Hi All, well I am about 9 weeks fusion post-op, and I am feeling pretty good.
However, I was my dr. last week and he told me I am not fusing as much as he would like. I asked what I could do to help, and he told me not to take Advil (I havent from the get-go thanks to this site) and do not smoke. I dont smoke. Any ideas here what I could do to help my fusion process? Also, what happens if I never fuse? Any suggestions would be greatly appreciated. Thanks again, this site is AWESOME because the people are AWESOME!!
Many people use a bone growth stimulator (BGS)to increase fusion chances. They can be internally placed units (a surgical procedure and done at the time of fusion so far as I know) and external units. I had one for my 2nd attemopt at a fusion. I did eventually have fusion in the intervertebral space (the lateral fusion attempts never formed at all) but it was 16 motnhs before my surgeon found certain eveidence of any fusion on scans or xray. I was pretty happy that day, I can tell you.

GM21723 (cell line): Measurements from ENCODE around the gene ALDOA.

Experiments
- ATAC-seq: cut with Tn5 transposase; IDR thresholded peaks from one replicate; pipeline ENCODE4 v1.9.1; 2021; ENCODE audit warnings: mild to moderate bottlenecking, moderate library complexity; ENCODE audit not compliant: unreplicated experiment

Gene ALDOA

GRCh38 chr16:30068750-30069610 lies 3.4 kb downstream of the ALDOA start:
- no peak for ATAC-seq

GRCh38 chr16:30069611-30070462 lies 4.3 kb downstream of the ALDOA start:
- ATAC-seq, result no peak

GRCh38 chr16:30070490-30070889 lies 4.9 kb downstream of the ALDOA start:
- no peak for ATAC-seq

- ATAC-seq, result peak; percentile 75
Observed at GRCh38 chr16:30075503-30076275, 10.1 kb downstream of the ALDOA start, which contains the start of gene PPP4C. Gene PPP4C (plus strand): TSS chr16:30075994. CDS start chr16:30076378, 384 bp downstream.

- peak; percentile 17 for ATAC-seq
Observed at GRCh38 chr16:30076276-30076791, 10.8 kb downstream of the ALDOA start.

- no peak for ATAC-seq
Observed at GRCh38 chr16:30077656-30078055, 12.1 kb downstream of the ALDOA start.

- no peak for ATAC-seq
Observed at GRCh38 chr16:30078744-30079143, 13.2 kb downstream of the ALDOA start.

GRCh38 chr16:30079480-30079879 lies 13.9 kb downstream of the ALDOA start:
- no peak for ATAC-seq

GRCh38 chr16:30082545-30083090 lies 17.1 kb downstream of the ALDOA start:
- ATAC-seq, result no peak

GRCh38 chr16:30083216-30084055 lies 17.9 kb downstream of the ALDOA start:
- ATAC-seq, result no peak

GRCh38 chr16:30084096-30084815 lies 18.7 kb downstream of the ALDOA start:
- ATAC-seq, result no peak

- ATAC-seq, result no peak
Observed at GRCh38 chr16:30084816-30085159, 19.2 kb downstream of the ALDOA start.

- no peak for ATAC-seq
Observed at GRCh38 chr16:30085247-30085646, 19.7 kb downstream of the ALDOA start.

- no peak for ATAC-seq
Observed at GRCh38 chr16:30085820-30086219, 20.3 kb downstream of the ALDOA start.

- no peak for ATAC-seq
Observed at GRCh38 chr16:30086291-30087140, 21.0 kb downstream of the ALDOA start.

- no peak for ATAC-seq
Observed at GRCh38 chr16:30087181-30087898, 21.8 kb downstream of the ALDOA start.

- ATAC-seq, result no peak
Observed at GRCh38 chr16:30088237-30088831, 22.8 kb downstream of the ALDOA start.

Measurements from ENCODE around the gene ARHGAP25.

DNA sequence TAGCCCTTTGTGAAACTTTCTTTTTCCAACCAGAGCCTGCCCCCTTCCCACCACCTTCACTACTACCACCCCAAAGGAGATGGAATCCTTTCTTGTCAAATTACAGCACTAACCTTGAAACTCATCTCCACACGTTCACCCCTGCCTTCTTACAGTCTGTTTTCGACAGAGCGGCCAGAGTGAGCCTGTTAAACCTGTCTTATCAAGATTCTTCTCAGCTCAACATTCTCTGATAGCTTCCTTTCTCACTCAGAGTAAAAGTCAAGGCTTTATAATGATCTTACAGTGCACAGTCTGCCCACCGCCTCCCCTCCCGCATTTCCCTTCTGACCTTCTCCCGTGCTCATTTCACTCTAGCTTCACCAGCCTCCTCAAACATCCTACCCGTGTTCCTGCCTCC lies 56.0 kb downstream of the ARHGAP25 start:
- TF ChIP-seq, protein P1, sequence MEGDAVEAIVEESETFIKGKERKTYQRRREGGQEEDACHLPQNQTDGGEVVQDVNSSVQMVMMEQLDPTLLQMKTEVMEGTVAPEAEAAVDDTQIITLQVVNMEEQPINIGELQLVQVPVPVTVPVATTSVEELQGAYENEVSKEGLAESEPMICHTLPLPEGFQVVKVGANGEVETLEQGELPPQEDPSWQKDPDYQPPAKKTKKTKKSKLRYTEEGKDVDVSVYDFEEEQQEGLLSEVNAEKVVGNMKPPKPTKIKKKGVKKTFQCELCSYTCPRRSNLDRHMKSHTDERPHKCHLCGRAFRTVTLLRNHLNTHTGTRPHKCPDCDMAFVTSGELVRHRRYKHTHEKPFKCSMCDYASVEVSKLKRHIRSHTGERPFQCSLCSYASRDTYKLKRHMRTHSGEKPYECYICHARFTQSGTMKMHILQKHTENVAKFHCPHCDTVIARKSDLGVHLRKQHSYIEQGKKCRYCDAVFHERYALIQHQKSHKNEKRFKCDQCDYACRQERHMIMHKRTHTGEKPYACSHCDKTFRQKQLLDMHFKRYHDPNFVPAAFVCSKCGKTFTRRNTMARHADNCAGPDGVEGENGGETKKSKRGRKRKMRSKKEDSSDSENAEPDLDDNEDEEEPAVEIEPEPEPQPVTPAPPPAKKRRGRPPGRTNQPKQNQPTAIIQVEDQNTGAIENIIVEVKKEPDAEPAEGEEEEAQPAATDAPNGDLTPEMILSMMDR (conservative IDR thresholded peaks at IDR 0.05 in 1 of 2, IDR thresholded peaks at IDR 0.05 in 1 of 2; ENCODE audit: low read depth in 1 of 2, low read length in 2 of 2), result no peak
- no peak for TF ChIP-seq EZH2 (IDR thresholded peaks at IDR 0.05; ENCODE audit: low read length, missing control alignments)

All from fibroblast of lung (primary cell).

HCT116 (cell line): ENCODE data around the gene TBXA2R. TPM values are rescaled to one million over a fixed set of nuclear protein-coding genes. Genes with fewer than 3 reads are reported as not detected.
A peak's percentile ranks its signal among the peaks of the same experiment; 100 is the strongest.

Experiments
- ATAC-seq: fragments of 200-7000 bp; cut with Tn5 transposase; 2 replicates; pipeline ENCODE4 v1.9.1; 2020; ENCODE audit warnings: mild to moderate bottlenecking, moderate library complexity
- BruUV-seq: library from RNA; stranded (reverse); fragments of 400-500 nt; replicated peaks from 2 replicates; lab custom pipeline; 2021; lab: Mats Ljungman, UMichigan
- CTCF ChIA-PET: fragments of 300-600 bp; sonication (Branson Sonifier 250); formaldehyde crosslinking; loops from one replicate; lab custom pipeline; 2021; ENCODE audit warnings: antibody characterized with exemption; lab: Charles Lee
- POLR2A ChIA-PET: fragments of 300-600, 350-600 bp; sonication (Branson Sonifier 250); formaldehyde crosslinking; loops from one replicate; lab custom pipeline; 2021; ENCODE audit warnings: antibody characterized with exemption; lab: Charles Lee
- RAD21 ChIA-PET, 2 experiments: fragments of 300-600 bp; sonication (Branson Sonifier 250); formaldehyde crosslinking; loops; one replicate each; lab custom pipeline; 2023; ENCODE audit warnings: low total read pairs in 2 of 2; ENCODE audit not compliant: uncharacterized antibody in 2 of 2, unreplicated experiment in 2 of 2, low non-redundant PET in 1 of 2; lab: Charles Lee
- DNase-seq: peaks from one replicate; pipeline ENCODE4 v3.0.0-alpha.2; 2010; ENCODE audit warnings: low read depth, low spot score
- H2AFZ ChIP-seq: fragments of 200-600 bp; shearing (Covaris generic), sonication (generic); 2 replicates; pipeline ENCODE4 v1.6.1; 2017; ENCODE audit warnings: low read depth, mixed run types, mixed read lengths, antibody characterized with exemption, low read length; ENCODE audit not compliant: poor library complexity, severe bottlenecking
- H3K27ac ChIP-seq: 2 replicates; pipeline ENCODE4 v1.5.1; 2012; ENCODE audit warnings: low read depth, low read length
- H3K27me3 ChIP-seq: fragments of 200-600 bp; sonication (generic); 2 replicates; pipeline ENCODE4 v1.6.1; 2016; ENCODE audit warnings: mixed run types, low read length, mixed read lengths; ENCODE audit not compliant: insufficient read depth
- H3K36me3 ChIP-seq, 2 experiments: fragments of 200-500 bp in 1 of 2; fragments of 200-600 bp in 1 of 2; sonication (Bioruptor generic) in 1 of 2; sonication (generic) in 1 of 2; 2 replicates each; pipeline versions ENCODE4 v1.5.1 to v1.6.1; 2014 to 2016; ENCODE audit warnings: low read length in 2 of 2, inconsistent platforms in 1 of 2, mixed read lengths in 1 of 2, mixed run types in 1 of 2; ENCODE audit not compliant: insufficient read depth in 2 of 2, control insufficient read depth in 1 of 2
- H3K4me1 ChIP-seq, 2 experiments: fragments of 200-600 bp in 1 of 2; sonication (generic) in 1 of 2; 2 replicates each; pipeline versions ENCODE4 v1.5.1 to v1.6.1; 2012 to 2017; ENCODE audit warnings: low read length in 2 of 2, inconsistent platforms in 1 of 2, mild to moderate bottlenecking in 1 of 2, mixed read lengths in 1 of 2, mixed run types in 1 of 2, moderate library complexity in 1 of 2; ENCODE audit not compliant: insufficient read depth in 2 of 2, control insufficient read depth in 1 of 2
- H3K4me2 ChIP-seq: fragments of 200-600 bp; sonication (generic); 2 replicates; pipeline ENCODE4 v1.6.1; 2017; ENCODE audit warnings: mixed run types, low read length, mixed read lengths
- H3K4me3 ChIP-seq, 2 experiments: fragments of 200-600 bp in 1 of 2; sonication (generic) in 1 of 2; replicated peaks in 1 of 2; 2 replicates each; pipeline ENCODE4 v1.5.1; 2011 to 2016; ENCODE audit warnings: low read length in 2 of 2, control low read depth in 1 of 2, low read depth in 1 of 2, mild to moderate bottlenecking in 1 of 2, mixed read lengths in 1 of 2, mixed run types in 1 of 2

Others may jump in to say I am behind the times but a few years back, there was NO CHANCE of seeing solid fusion prior to 12 weeks post-op. Neiterh of my surgeons even looked for it before the 3rd month. So your doc being unhappy at 9 weeks is not something I can make sense of at all. But maybe things have changed?
As for a BGS, they come in lots of models. Mine was a glorifed corset-type device that buckled on and had a small timer so I could keep track of my hours. I had to wear it at least 4 hours a day. It was no problem when I was up but I couldn't lie down with it on. Anyway, I don't know of anything else that you could do to up your fusion chances. Best of luck to you - Suzy-Q